I mentioned last week that I’ve been in the hospital and on bed rest the past couple of weeks. After I’m released from bed rest, I’ll still have to cut back or limit activities and I’m working on what that will look like for the next eight weeks or so. Meanwhile, I have asked for help.
Yes, you read that right. And yes, it was hard.
It’s hard to admit that we just can’t handle things, that things were already kind of hanging by a thread before I got sick. It’s humbling to admit that you’re not just “doing great, thanks!” when you’re dealing with unemployment and hospitalization on top of regular household tasks and homeschooling and a bunch of other stuff.
But it sort of dawned on me, as I sat in the hospital trying not to listen too closely to the heart rate monitor so I wouldn’t freak myself out, in commanding us to show hospitality, God implies that we sometimes need to accept it too.
Like most people, I have tended to see hospitality as sort of sanctified entertaining. I have made a lot of meals for other people, but never really connected that to hospitality. I’m grateful that while I was in the hospital I read 31 Days to a Heart of Hospitality, which describes hospitality as so much more than dinner parties, and instead as a way to build community and comfort and encourage each other.
So although it was uncomfortable and humbling for me, I accepted my mother’s offer to come stay with us, I accepted meals from our church family and other friends, I took a friend up on an offer to make some gluten-free baked goods for Sarah, and another friend’s offer to come over and clean our bathrooms. I’m not going to lie to you, I had to fight my pride on these things. I wanted so badly to say “never mind, I will handle it myself!” But seeing that deeper definition of hospitality also opened my eyes to the fact that we are blessed to have family and friends who are willing to offer us the heart of hospitality–to come alongside us when things are falling apart and pray for us and offer us help and encourage us with tangible comfort.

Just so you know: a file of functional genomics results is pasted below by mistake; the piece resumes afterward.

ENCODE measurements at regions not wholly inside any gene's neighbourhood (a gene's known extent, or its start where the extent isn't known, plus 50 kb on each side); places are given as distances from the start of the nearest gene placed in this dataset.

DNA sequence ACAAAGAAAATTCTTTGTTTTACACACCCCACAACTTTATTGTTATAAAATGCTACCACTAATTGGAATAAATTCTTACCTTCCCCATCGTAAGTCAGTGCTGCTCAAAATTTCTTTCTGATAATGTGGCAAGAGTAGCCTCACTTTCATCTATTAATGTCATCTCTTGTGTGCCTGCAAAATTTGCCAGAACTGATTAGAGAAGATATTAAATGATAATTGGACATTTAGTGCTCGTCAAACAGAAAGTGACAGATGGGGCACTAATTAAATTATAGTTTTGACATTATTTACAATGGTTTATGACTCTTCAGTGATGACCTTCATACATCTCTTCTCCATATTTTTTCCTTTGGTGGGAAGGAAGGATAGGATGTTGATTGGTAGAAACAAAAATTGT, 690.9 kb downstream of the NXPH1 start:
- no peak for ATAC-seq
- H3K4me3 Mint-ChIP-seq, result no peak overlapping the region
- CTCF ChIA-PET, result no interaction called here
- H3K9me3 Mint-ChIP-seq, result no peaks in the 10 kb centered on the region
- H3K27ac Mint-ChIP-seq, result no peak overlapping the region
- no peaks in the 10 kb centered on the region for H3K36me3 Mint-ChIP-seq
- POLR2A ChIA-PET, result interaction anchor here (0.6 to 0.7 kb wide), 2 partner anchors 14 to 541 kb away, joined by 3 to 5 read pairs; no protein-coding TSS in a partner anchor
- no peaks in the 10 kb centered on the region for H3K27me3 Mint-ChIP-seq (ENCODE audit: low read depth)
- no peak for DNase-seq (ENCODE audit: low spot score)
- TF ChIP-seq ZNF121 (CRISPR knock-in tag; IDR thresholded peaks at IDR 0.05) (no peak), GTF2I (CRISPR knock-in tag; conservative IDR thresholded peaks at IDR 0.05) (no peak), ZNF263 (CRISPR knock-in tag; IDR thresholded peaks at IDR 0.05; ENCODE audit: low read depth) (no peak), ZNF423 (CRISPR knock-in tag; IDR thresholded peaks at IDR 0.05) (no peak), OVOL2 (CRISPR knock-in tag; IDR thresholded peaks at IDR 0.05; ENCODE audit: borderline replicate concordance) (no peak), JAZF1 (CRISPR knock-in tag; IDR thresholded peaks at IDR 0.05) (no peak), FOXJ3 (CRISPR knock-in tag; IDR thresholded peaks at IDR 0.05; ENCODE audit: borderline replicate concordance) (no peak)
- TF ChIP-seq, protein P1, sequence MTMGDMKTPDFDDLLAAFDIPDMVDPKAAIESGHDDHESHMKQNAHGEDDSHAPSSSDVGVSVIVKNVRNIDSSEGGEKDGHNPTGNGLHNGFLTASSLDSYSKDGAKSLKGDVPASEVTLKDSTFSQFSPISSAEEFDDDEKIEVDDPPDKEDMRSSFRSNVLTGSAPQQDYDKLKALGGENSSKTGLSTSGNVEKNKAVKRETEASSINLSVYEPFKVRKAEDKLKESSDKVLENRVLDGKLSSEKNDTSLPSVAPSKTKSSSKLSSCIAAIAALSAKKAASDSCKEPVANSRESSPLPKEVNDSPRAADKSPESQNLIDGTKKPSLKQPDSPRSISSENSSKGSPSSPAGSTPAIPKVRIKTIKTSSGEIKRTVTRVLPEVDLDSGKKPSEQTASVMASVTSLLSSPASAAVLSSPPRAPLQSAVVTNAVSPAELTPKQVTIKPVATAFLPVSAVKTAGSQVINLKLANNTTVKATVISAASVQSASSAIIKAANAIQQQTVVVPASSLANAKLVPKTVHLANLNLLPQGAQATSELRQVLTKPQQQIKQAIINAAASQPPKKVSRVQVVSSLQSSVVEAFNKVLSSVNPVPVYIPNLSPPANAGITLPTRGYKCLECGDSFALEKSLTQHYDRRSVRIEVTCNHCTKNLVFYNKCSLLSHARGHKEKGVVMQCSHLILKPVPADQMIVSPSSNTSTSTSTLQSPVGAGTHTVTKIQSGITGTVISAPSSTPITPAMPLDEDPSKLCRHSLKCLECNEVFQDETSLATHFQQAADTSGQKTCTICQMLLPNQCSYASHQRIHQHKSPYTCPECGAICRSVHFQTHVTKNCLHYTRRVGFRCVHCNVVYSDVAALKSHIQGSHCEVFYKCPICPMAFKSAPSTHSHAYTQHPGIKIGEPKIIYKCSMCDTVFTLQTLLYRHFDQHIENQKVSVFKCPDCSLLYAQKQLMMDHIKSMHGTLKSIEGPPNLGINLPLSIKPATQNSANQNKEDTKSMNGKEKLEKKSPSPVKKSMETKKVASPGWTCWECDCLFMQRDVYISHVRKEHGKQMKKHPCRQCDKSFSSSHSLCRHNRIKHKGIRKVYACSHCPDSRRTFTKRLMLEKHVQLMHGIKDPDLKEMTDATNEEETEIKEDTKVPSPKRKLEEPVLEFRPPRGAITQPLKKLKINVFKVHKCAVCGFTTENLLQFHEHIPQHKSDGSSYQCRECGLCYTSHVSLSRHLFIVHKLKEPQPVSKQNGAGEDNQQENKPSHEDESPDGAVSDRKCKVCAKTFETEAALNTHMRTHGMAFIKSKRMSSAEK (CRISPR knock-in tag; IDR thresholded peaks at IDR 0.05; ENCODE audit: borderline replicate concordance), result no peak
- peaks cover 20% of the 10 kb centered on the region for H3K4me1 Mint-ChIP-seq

The privilege of accepting the gift of hospitality has opened my eyes to ways that I can offer hospitality to others in the future. Yes, I need to open my home for meals and visitors, but also I need to use the margin I’m carving out now out of necessity to be ready to creatively serve others when they need help or encouragement later. I’m so grateful for the hospitality others have shown us, and I’m looking forward to finding ways to offer that comfort and encouragement with a true heart of hospitality.
Sheila and Elizabeth won the giveaway copies of 31 Days to a Heart of Hospitality! If you didn’t win, don’t despair! You can still get your own copy of 31 Days to Heart of Hospitality. If you read the book, come back and let us know what you learn from it!
Have you ever found yourself desperately needing hospitality? Was it hard to ask for help? What did you learn from it?
Many thanks to Edie from Life in Grace for offering this giveaway!